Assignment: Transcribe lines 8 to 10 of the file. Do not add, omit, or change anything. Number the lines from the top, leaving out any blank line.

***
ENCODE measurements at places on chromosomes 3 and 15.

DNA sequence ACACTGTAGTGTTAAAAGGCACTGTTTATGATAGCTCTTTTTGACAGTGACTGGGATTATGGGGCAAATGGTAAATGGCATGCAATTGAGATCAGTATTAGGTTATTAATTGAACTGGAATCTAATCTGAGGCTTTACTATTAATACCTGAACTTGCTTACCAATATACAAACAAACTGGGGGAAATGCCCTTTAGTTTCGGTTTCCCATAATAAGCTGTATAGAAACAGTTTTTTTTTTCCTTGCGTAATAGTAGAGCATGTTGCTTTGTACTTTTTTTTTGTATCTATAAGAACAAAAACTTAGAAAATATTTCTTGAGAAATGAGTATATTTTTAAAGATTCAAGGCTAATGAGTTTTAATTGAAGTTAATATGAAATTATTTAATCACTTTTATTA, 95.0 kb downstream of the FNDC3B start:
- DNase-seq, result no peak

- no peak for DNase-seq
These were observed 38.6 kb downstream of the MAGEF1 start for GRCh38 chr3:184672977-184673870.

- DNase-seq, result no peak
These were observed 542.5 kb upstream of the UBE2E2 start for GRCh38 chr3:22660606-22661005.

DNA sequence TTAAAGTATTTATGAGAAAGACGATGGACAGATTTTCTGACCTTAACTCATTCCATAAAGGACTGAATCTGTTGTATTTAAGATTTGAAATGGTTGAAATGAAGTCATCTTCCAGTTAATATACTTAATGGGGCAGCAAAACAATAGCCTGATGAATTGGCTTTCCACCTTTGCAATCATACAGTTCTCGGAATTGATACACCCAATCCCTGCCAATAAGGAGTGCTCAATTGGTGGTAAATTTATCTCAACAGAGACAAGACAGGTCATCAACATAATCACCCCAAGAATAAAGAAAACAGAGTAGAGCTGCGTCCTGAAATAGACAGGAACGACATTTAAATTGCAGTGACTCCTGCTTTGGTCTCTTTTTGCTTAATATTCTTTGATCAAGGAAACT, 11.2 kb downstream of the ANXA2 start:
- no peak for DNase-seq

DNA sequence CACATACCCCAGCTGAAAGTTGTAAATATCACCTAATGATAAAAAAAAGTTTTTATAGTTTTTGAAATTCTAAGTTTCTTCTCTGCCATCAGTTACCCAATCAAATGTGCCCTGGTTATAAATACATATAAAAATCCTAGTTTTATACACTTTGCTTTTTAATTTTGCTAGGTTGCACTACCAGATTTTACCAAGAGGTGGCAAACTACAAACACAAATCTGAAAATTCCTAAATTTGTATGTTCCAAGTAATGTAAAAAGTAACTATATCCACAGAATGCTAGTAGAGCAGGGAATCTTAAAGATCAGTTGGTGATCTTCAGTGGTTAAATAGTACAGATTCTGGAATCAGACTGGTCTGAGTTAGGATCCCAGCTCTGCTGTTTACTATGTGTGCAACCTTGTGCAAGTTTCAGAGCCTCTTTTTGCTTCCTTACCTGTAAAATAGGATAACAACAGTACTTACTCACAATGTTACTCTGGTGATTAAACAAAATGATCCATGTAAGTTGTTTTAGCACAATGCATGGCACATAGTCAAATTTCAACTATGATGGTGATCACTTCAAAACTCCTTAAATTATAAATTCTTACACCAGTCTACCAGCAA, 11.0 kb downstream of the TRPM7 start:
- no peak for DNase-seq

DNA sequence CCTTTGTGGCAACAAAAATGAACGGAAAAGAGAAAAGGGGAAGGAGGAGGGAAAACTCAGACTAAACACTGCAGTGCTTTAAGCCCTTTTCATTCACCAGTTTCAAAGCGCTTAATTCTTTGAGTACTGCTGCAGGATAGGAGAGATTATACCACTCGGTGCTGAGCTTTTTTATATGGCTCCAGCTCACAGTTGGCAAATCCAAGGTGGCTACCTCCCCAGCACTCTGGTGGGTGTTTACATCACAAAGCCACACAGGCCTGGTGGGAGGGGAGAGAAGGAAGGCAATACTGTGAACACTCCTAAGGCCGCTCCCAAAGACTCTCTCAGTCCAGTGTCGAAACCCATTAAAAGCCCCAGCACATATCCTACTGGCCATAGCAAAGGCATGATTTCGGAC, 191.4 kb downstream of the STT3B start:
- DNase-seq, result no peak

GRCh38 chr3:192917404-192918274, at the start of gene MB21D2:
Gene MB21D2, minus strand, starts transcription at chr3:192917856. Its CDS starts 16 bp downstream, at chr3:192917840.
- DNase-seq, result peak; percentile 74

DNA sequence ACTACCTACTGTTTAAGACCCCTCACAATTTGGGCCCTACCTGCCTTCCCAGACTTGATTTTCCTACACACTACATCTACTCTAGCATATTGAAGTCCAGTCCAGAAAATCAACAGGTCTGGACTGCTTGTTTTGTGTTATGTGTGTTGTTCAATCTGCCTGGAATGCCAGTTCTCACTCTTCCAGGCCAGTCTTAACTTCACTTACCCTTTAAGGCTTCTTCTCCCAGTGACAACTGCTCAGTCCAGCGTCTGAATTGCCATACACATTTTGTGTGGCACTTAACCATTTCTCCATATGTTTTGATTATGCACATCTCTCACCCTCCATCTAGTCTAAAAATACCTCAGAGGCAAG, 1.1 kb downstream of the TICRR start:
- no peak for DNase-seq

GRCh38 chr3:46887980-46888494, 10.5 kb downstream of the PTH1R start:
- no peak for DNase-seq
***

DNA sequence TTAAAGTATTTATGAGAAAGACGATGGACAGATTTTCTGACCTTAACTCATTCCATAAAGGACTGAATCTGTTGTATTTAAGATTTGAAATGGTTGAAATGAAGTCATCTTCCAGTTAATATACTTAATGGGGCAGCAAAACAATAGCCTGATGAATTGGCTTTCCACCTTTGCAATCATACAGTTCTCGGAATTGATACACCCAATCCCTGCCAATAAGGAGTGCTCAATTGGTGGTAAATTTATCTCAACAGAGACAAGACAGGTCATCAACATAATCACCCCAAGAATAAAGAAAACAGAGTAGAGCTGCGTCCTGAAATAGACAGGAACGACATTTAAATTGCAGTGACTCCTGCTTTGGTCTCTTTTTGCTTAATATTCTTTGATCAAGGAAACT, 11.2 kb downstream of the ANXA2 start:
- no peak for DNase-seq

DNA sequence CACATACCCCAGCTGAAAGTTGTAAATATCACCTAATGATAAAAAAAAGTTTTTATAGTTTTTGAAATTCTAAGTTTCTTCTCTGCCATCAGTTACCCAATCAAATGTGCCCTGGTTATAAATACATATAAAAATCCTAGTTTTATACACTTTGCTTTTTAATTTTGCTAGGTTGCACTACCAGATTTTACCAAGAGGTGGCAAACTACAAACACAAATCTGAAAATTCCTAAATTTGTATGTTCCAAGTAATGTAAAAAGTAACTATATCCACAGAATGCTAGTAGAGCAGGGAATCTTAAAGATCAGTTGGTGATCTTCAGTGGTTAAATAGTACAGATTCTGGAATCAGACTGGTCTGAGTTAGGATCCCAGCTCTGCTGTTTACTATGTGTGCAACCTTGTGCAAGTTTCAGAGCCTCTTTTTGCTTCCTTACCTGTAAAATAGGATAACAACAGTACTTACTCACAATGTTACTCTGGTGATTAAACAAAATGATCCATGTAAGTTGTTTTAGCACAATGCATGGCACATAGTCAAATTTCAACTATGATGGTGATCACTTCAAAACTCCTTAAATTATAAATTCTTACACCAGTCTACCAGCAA, 11.0 kb downstream of the TRPM7 start: